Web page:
In Graph Editor mode, the appearance of a keyframe icon depends on whether the keyframe is selected, unselected, or semi-selected (another keyframe in the same property is selected). Selected keyframes are solid yellow. Unselected keyframes retain the color of their corresponding graph. Semi-selected keyframes are represented by a hollow yellow box.
- To select a keyframe, click the keyframe icon.
- To select multiple keyframes, Shift-click the keyframes or drag a marquee (selection box) around the keyframes. If a keyframe is selected, Shift-clicking it deselects it; Shift-dragging to draw a marquee around selected keyframes deselects them.
To toggle viewing of the free-transform bounding box in the Graph Editor, click the Show Transform Box button at the bottom of the Graph Editor.
- To select all keyframes for a layer property, Alt-click (Windows) or Option-click (Mac OS) a segment between two keyframes in the Graph Editor, or click the layer property name in the layer outline.
- To select all keyframes for a property that have the same value, right-click (Windows) or Control-click (Mac OS) a keyframe, and choose Select Equal Keyframes.
- To select all keyframes that follow or precede a selected keyframe, right-click (Windows) or Control-click (Mac OS) a keyframe, and choose Select Previous Keyframes or Select Following Keyframes.
The Select Previous/Following Keyframes commands aren’t available if more than one keyframe is selected.
When you select one or more keyframes, the keyframe menu becomes available at the bottom of the Graph Editor.
To open the keyframe menu, right-click (Windows) or Control-click (Mac OS) a keyframe.
Displays the value of the selected keyframe. If more than one keyframe is selected, the Display Value command is available, which displays the value of the highlighted keyframe in the selection.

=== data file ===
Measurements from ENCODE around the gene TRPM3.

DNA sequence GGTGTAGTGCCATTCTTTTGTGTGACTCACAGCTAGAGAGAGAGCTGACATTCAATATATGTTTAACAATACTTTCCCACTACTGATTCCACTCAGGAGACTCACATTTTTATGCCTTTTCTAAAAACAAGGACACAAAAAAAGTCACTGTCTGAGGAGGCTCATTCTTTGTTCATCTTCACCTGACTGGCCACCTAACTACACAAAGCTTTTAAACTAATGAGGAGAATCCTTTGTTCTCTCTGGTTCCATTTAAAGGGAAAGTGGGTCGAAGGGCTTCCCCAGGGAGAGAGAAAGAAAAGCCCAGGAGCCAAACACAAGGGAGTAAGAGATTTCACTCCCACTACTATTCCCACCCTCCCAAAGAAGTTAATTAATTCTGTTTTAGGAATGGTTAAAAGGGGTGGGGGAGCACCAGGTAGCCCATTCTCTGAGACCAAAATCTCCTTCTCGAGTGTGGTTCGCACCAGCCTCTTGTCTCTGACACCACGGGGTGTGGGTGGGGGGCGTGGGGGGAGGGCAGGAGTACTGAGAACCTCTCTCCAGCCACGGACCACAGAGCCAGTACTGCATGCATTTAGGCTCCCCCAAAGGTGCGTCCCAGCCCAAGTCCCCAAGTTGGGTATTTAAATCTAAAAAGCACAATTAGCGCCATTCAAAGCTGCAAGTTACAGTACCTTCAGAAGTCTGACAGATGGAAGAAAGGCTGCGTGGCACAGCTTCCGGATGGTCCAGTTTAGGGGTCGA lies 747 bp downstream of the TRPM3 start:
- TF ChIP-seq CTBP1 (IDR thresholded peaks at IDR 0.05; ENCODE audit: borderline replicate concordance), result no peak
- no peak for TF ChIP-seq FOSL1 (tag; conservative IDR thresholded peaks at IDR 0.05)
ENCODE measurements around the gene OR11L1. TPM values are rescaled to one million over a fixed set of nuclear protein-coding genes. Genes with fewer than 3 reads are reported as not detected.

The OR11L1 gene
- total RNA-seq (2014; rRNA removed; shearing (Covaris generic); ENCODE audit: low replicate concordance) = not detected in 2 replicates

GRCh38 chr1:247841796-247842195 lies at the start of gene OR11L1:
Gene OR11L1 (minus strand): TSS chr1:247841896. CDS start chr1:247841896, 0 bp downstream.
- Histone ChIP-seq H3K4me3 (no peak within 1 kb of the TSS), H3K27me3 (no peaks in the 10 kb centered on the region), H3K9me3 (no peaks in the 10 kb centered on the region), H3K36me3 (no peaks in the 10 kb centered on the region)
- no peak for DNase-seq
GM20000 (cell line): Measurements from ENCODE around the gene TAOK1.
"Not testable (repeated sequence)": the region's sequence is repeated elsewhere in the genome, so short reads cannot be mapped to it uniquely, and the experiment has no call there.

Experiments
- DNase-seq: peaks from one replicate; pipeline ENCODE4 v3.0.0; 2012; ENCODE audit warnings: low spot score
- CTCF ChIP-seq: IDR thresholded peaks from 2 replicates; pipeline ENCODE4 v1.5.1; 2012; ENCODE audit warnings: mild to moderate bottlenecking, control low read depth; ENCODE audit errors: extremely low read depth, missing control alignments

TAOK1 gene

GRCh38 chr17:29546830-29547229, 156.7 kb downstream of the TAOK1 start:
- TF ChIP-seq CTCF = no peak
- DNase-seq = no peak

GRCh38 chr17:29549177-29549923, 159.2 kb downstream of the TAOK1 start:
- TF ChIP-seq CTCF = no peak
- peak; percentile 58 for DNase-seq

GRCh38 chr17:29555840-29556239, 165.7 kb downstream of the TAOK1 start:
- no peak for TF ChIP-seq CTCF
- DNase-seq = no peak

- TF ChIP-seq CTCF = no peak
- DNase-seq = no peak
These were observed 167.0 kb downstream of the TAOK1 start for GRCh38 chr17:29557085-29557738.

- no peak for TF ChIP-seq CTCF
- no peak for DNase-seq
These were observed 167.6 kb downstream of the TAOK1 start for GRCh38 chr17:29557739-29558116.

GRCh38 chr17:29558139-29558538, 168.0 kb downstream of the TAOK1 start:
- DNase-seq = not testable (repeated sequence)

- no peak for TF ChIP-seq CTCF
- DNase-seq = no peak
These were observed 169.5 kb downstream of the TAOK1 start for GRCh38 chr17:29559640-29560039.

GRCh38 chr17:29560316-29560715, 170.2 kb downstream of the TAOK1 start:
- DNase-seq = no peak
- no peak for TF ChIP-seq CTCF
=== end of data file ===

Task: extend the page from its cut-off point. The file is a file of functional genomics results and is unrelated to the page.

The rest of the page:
Toggle Hold Keyframe
Holds the property value at the value of the current keyframe until the next keyframe is reached.
- To delete any number of keyframes, select them, and then press the Delete key.
- To delete one keyframe in the Graph Editor, Ctrl-click (Windows) or Command-click (Mac OS) a keyframe with the Selection tool.
- To delete all keyframes for one layer property, click the stopwatch button to the left of the name of the layer property to deactivate it.
When you click the stopwatch button to deactivate it, keyframes for that property are permanently removed and the value of that property becomes the value at the current time. You cannot restore deleted keyframes by clicking the stopwatch button again. Deleting all keyframes does not delete or disable expressions.
- To temporarily disable keyframes for a property, add an expression that sets the property to a constant value. For example, you can add this very simple expression to the Opacity property to set it to 100%: 100.
Click the Enable Expression button to toggle the expression on and off, which toggles the keyframes off and on as a side effect.
If you accidentally delete keyframes, choose Edit > Undo.
Jeff Almasol provides a script on his redefinery website that automatically removes keyframes based on specified criteria—for example, all keyframes in the work area, all odd-numbered keyframes.